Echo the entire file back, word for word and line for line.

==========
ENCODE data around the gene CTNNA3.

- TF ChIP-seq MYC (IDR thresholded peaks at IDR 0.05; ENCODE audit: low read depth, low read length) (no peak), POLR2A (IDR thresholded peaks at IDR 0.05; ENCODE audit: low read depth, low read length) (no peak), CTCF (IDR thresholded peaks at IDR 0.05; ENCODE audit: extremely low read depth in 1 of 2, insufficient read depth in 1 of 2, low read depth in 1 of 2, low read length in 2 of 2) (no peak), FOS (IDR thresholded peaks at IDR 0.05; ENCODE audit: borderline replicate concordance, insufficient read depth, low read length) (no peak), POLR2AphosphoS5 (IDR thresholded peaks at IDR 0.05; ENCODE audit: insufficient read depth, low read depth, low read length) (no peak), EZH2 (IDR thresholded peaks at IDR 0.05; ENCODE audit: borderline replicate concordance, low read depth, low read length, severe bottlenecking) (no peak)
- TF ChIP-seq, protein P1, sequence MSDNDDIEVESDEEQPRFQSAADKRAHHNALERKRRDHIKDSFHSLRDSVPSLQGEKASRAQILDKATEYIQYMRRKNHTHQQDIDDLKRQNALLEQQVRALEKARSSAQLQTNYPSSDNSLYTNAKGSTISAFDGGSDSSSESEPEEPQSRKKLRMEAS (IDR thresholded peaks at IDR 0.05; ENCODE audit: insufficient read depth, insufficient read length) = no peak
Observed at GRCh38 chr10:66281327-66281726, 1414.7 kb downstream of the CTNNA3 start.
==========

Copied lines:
ENCODE data around the gene CTNNA3.

- TF ChIP-seq MYC (IDR thresholded peaks at IDR 0.05; ENCODE audit: low read depth, low read length) (no peak), POLR2A (IDR thresholded peaks at IDR 0.05; ENCODE audit: low read depth, low read length) (no peak), CTCF (IDR thresholded peaks at IDR 0.05; ENCODE audit: extremely low read depth in 1 of 2, insufficient read depth in 1 of 2, low read depth in 1 of 2, low read length in 2 of 2) (no peak), FOS (IDR thresholded peaks at IDR 0.05; ENCODE audit: borderline replicate concordance, insufficient read depth, low read length) (no peak), POLR2AphosphoS5 (IDR thresholded peaks at IDR 0.05; ENCODE audit: insufficient read depth, low read depth, low read length) (no peak), EZH2 (IDR thresholded peaks at IDR 0.05; ENCODE audit: borderline replicate concordance, low read depth, low read length, severe bottlenecking) (no peak)
- TF ChIP-seq, protein P1, sequence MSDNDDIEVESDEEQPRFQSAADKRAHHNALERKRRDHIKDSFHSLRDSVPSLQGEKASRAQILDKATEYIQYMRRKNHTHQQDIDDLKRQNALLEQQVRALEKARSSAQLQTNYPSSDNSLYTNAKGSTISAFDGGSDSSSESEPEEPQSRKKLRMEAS (IDR thresholded peaks at IDR 0.05; ENCODE audit: insufficient read depth, insufficient read length) = no peak
Observed at GRCh38 chr10:66281327-66281726, 1414.7 kb downstream of the CTNNA3 start.